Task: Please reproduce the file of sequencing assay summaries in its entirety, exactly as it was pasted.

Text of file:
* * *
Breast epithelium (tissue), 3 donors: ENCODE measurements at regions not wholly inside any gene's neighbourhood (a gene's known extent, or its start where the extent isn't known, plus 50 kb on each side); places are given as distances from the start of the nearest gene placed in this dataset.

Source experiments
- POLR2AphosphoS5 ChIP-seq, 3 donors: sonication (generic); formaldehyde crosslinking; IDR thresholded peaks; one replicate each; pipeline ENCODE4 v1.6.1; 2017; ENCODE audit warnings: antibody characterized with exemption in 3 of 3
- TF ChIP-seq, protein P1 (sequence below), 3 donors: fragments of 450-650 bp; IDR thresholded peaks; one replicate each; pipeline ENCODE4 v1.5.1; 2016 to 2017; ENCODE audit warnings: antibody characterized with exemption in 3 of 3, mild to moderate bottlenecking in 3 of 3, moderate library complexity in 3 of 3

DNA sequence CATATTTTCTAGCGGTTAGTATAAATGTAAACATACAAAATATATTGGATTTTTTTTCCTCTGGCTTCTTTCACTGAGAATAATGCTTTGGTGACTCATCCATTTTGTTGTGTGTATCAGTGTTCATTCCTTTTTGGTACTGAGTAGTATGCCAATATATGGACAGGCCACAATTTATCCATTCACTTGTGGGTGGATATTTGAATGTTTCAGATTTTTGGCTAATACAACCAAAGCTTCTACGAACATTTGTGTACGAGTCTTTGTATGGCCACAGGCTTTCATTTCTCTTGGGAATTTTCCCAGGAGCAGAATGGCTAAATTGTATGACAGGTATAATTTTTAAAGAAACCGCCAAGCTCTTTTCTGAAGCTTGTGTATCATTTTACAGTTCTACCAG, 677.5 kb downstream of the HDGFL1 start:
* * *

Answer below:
Breast epithelium (tissue), 3 donors: ENCODE measurements at regions not wholly inside any gene's neighbourhood (a gene's known extent, or its start where the extent isn't known, plus 50 kb on each side); places are given as distances from the start of the nearest gene placed in this dataset.

Source experiments
- POLR2AphosphoS5 ChIP-seq, 3 donors: sonication (generic); formaldehyde crosslinking; IDR thresholded peaks; one replicate each; pipeline ENCODE4 v1.6.1; 2017; ENCODE audit warnings: antibody characterized with exemption in 3 of 3
- TF ChIP-seq, protein P1 (sequence below), 3 donors: fragments of 450-650 bp; IDR thresholded peaks; one replicate each; pipeline ENCODE4 v1.5.1; 2016 to 2017; ENCODE audit warnings: antibody characterized with exemption in 3 of 3, mild to moderate bottlenecking in 3 of 3, moderate library complexity in 3 of 3

DNA sequence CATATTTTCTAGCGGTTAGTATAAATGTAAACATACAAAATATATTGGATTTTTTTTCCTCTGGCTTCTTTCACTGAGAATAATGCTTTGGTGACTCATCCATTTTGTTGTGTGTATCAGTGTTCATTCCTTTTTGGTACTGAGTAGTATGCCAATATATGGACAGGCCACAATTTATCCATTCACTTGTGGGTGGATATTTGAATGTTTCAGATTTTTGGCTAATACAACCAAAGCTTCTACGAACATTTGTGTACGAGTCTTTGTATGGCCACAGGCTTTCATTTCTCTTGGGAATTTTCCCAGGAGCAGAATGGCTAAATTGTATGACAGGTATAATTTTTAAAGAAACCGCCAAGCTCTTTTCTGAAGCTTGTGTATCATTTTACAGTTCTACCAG, 677.5 kb downstream of the HDGFL1 start: